The wisdom of Kabbalah is the science of the theoretical and practical. When a person begins to study, he first learns the theory: the number of worlds, Partzufim, Sefirot; how they are differentiated; how they are formed and extended from above to below according to a hierarchy from the Light to the matter in our world, and how from the matter of our world they again ascend to the Light. In principle, this is the wisdom of Kabbalah.
It is presented in summary in the article by Baal HaSulam “Preface to the Wisdom of Kabbalah,” along with a similar article by Ramchal “138 Gates of Wisdom,” and a further series of texts by other authors who illuminate the wisdom of Kabbalah in detail. It is revealed in a more comprehensive form in the book, “Etz Hayim” by the Ari and in the six volumes of the Study of the Ten Sefirot by Baal HaSulam.
In addition, many other Kabbalists devoted large serious texts to the wisdom of Kabbalah, expounding, from a scientific point of view, the system of management of our world, which it is located in. But all these texts are intended only to describe the spiritual world to ourselves intellectually, even though it is not possible to understand it with the intellect and it is not possible to describe it to ourselves visually.
As it is written in section 154 of The Introduction to the Study of the Ten Sefirot, the Kabbalists always wrote and write only for those who are already in attainment, with the feeling and the vision of the upper world. When a person like this reads what is written by others, he imagines what the author wanted to say completely precisely, clearly, and tangibly.
Thus Kabbalists shared their knowledge with each other, but it is understandable only to them because they are feeling the same upper world, the system that manages our world. And those who don’t have that feeling cannot imagine it. They only mechanically juggle different concepts and definitions. But this doesn’t give anything. The concepts remain incomprehensible.
So it is difficult to say what the point of studying them is. But according to what Baal HaSulam wrote in that section 154 of the Introduction to the Study of the Ten Sefirot, there is great meaning to relate to the writings of the Kabbalists in a special way because people who wrote these texts were in attainment of a higher energy, the Upper Light.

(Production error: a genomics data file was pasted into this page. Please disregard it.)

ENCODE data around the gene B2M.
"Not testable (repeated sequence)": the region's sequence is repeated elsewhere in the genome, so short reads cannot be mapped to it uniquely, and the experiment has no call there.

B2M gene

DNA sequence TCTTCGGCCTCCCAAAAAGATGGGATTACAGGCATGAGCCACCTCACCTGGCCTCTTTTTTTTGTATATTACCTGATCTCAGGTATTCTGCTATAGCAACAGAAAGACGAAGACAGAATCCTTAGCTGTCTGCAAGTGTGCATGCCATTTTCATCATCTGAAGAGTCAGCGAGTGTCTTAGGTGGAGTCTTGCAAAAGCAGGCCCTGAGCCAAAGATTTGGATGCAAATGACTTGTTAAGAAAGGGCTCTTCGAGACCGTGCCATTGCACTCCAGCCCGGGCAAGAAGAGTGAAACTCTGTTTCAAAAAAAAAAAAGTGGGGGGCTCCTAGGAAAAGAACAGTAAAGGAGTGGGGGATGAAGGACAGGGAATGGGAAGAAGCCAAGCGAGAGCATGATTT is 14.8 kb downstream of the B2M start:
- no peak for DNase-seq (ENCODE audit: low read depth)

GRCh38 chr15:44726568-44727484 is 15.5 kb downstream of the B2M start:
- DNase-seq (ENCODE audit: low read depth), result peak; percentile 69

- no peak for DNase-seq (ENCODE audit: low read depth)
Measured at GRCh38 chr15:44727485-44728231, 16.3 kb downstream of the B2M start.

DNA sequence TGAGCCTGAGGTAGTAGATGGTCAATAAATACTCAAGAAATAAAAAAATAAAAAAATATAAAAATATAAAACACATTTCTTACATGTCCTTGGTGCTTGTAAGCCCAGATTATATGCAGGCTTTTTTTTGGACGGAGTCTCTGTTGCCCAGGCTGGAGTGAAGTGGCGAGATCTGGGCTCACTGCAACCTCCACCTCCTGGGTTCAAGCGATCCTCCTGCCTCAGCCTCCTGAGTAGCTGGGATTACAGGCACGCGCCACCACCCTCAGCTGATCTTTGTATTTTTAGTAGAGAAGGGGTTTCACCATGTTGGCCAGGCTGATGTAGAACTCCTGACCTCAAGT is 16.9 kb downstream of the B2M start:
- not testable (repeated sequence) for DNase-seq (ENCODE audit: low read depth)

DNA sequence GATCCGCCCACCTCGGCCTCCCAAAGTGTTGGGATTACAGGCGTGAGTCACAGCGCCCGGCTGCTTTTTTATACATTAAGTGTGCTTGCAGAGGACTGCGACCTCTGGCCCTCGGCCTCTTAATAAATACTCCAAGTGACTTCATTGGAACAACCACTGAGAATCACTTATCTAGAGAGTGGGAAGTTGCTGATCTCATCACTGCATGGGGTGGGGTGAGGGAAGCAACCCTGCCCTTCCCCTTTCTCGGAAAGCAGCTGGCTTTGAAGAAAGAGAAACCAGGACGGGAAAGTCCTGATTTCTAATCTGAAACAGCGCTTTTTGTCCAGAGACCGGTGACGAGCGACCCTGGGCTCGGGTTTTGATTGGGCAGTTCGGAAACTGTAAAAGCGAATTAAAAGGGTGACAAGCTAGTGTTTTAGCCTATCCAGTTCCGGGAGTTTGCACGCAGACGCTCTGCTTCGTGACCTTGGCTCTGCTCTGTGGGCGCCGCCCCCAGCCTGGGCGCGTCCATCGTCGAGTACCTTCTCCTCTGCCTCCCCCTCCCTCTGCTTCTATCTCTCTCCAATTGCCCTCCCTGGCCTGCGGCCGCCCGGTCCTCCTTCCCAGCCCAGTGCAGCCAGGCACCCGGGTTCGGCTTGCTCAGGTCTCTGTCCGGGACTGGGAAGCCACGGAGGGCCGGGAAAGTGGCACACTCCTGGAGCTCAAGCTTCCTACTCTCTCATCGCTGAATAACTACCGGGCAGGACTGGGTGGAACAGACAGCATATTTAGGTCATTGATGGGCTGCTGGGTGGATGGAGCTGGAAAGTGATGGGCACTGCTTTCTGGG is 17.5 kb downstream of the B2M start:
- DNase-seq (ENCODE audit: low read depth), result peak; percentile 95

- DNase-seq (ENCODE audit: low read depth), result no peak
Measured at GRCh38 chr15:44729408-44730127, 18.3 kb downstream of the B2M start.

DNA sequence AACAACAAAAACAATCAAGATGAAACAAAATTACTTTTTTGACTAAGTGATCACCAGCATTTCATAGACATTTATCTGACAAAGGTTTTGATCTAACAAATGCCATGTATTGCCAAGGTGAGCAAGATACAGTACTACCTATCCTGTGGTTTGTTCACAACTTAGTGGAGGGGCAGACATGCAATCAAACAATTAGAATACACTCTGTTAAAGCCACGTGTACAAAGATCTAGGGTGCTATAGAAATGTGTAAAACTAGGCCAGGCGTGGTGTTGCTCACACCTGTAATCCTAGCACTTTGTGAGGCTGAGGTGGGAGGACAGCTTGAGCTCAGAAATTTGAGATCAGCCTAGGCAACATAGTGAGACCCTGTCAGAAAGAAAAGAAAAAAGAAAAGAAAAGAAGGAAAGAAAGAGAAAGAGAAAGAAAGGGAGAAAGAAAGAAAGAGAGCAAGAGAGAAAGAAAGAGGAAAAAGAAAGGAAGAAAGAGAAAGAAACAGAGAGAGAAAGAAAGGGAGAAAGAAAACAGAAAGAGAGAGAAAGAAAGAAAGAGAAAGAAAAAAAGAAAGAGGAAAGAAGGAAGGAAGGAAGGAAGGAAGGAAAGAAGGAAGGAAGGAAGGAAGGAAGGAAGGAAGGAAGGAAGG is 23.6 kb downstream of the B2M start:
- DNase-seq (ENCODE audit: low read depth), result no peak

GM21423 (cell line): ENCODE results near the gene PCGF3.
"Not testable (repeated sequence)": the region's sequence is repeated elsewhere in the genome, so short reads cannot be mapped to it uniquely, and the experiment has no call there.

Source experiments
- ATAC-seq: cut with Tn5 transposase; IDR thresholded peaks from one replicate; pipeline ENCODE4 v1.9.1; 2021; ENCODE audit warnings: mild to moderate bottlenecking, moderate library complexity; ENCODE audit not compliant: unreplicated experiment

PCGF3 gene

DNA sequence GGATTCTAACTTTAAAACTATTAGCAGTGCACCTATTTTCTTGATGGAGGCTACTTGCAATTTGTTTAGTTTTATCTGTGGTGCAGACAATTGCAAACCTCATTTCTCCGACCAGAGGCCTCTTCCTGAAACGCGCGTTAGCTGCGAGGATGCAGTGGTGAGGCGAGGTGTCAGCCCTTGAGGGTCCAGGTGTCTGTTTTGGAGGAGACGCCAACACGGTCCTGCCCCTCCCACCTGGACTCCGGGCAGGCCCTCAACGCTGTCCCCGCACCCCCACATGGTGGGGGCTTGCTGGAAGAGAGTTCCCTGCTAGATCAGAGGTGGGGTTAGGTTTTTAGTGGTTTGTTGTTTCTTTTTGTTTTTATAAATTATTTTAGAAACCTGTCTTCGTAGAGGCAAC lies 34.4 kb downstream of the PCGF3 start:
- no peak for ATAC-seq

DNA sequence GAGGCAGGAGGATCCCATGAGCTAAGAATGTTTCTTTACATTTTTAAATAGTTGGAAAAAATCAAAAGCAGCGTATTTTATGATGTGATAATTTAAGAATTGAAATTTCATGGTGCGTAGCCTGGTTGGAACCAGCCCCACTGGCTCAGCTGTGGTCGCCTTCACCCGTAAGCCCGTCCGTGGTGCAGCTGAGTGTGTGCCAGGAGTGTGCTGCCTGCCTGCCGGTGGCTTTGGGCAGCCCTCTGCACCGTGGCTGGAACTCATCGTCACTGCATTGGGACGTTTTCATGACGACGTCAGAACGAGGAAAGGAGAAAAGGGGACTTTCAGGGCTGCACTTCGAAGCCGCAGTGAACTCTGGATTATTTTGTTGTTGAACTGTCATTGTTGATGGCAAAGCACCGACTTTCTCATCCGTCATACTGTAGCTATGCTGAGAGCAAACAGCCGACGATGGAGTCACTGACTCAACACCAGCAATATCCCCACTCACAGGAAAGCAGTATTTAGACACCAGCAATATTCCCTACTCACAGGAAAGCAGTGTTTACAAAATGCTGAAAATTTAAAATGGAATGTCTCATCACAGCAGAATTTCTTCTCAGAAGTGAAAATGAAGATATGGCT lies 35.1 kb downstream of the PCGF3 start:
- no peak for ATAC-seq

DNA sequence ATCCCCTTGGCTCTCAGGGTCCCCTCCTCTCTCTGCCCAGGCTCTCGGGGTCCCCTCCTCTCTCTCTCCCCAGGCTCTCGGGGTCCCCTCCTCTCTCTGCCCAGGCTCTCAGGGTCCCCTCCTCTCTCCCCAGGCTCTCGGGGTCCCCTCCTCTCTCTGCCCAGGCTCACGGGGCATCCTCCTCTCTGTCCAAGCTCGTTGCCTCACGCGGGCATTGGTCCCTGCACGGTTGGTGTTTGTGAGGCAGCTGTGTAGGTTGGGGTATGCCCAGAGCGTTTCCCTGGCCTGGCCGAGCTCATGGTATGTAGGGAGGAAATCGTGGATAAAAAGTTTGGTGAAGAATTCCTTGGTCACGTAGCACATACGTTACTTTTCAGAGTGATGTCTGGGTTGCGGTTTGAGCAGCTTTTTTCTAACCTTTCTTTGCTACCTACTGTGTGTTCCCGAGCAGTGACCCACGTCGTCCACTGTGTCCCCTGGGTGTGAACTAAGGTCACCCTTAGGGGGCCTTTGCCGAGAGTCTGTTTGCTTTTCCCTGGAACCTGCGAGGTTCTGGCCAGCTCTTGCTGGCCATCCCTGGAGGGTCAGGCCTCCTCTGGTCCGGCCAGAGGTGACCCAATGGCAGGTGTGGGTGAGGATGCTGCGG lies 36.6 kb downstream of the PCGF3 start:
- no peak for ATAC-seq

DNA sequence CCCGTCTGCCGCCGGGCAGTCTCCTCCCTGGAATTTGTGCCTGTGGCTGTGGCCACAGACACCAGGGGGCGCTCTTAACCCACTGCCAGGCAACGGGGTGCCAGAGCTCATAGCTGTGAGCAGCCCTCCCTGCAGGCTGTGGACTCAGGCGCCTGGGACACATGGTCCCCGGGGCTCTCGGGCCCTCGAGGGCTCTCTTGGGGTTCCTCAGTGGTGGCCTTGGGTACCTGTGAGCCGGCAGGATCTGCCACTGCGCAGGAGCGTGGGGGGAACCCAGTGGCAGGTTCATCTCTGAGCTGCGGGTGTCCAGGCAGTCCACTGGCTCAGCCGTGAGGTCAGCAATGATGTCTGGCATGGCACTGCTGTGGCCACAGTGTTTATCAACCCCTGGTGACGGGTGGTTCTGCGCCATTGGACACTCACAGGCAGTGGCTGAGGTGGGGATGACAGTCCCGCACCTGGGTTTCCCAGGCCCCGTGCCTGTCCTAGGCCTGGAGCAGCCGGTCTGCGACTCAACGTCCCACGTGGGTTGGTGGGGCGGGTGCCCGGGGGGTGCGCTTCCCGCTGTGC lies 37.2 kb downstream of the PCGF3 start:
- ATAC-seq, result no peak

As a general rule, the books of Kabbalah were written in Hebrew or Aramaic. Aramaic is related to the Hebrew language, which was in use 3,500 years ago in ancient Babylon along with Hebrew.
If a person in our world doesn’t understand and know what is written, and doesn’t even know the language the book is written in, it makes no difference. Suppose that a person knows only Chinese. If he would sit next to the Kabbalists and listen to what they are say and studying, then through his immense desire to understand and attain, he would begin to awaken and invite the Upper Light upon himself.
A unique illumination will descend upon him, and under its influence the person will gradually begin to feel what the Kabbalists are talking about within himself, even without understanding their language. And in time, he will even begin to understand the language.
When I was studying with Rabash, I received a letter from a person in Russia in a distant labor camp in Siberia. He wrote that suddenly knowledge of the Hebrew language was opened in him and he wanted to travel to Israel. Attached to his letter were attached poems that were written in Hebrew. When I showed them to experts, they were amazed because he had written in a very high level of Hebrew.
How could he know it? He didn’t know either. It was simply that an immense desire awakened in him the manifestation of this language. Rabash once said that through such a desire a person can attain the entire knowledge of the wisdom of Kabbalah.
This is because it is specifically through desire, not knowledge and understanding, that the Upper Light begins to work within a person.
So those who don’t understand the language must be concerned about only one thing: a small desire to attain the world of the Creator. If it constantly develops, they will achieve everything.
Incidentally, that person from Siberia later immigrated to Israel, published his poems and disappeared. This suggests that as long as he was suffering in the labor camp, he had a desire, but when he immigrated to Israel, and everything was revealed before him, the desire disappeared.
From the Kabbalah Lesson in Russian 5/8/16